Theatred


Photo by: UnCorked Theatre Photo by: UnCorked Theatre

Review: How to Solve a Problem Like Murder at Paradise by Way of Kensal Green

Written for Everything Theatre

Two things in life I love very much are immersive theatre and a good murder mystery. So How to Solve a Problem Like Murder, advertised as ‘Cluedo meets the seven deadly sins’, seemed to be made for me. I’m not, however, a massive fan of the imperious way in which some immersive theatre companies treat their audience members (looking at you, Punchdrunk). That’s why I got a bit worried when, shortly after arrival, my plus one and I were handed masks, along with the instruction that we had to wear them at all times. Oh, and we weren’t allowed to talk either. It was all very Drowned Man.

Fortunately, the show itself turned out to be a very spectator-friendly affair. It’s less kind to its characters; as the title suggests, the evening’s task is to solve a murder. The catch is that the audience members do not only have to decide on the identity of the killer, but also on that of the corpse-to-be. The potential murderers-victims are the owner and the employees of Paradise, the fictional dance venue/jazz bar where the show is set, and who naturally all have their own dirty little secrets. What these secrets are – and whether they’re relevant in solving the upcoming murder – the spectators find out by following the various characters around the venue, eavesdropping on their conversations and riffling through the occasional purse.

The show does suffer from the obvious problems immersive pieces like these often have. Following the actors from room to room, while also navigating around other audience members following someone else, sometimes takes up so much time that, by the time you find your character again, they’re already off to do something else. At other times, there’s simply not enough space for everyone to stand around an actor and see or hear what they’re doing. However, UnCorked Theatre handle these challenges better than a lot of other companies I’ve seen, and the overall experience is as smooth as can reasonably be expected of a piece like this.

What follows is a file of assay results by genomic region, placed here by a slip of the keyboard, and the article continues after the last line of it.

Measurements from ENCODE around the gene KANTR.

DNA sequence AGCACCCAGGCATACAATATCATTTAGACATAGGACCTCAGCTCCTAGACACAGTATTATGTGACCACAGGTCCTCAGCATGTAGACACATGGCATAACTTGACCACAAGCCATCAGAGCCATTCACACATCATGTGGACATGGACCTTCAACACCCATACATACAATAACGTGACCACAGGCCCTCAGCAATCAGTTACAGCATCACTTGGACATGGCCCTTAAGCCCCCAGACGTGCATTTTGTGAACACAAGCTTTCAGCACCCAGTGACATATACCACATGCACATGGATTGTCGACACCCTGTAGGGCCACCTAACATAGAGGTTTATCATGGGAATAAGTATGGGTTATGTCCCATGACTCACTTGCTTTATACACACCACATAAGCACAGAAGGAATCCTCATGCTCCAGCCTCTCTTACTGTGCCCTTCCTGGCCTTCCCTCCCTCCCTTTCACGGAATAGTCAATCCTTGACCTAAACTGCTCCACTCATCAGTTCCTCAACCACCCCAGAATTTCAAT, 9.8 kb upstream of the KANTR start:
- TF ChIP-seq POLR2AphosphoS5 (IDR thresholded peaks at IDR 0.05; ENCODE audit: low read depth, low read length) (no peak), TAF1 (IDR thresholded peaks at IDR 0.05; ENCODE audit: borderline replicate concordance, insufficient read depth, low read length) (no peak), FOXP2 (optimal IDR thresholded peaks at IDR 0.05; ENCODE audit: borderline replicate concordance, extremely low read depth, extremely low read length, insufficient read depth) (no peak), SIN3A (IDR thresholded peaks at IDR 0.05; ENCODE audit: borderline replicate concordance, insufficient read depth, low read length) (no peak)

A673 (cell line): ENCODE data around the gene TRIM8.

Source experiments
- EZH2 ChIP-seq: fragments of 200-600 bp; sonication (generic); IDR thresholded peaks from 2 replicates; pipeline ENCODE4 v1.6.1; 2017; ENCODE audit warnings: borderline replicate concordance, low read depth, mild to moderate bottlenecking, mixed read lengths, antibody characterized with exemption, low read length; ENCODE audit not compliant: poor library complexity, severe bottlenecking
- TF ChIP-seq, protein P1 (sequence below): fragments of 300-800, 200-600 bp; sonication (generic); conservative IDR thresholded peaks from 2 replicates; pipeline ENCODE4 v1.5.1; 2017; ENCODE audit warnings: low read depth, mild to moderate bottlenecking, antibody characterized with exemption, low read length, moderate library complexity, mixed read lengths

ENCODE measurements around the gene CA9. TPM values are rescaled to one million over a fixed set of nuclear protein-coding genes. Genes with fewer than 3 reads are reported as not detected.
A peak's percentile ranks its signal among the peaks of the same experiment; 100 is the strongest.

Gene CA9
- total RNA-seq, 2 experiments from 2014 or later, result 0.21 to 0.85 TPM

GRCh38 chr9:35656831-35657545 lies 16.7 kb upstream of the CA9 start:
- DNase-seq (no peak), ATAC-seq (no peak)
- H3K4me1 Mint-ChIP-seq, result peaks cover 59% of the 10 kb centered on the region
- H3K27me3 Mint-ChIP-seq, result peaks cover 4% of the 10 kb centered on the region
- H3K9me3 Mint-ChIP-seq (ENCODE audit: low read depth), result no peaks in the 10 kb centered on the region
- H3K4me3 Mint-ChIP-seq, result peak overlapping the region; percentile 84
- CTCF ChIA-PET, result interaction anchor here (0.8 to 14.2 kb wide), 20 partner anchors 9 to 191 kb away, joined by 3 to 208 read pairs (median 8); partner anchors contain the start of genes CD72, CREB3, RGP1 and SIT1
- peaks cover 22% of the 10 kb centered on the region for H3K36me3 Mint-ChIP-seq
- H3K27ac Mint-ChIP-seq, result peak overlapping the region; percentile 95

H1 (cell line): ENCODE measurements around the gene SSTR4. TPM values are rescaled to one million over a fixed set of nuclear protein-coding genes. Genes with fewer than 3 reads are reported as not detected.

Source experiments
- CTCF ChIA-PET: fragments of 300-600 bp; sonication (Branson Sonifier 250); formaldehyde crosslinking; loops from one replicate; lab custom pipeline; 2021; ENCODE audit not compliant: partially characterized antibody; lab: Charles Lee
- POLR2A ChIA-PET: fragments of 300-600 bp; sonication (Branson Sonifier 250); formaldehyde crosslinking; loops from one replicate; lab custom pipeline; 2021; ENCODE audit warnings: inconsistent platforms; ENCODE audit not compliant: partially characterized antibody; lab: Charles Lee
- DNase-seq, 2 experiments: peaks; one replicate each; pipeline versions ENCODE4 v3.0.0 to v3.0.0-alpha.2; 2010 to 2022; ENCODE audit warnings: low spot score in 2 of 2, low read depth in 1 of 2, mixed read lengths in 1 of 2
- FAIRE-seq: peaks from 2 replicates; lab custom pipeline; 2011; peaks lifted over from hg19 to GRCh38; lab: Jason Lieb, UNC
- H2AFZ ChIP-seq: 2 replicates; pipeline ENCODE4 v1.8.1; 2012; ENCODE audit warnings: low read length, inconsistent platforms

A unique aspect of the show is the dance routines that the cast frequently perform as they ‘rehearse’ for that evening’s performance. It makes the show perhaps a bit too entertaining, because the dancing is so good I frequently found myself watching the performances rather than following the other actors to find more clues. It also combines very well with the atmosphere of the real-life Paradise bar where the show takes place. The old paintings on the walls, the red neon cross behind the bar and the general faux-shabbiness of the place make you feel like you’ve gone down the rabbit hole and wound up in an adults-only yet classy version of Wonderland. It’s slightly at odds with the film noir tone the company has, not entirely successfully, gone for. Nevertheless it’s a beautiful venue that’s undoubtedly also worth a visit when it’s not posing as a crime scene.

Attention to detail is one of the great successes of this production. It shows in the little clues tucked away here and there in the venue, in the careful way the characters’ secrets are connected and revealed, and in the acting that holds up well under extremely close scrutiny. You have to admire the cast for their professionalism, because it can’t be easy to stay in character when you have five people trying to read a text over your shoulder. And as for the big reveal at the end… Ah well, I don’t want to spoil anything. You’ll just have to go and see it for yourself.

How to Solve a Problem Like Murder is playing at Paradise by Way of Kensal Green until 28 April 2016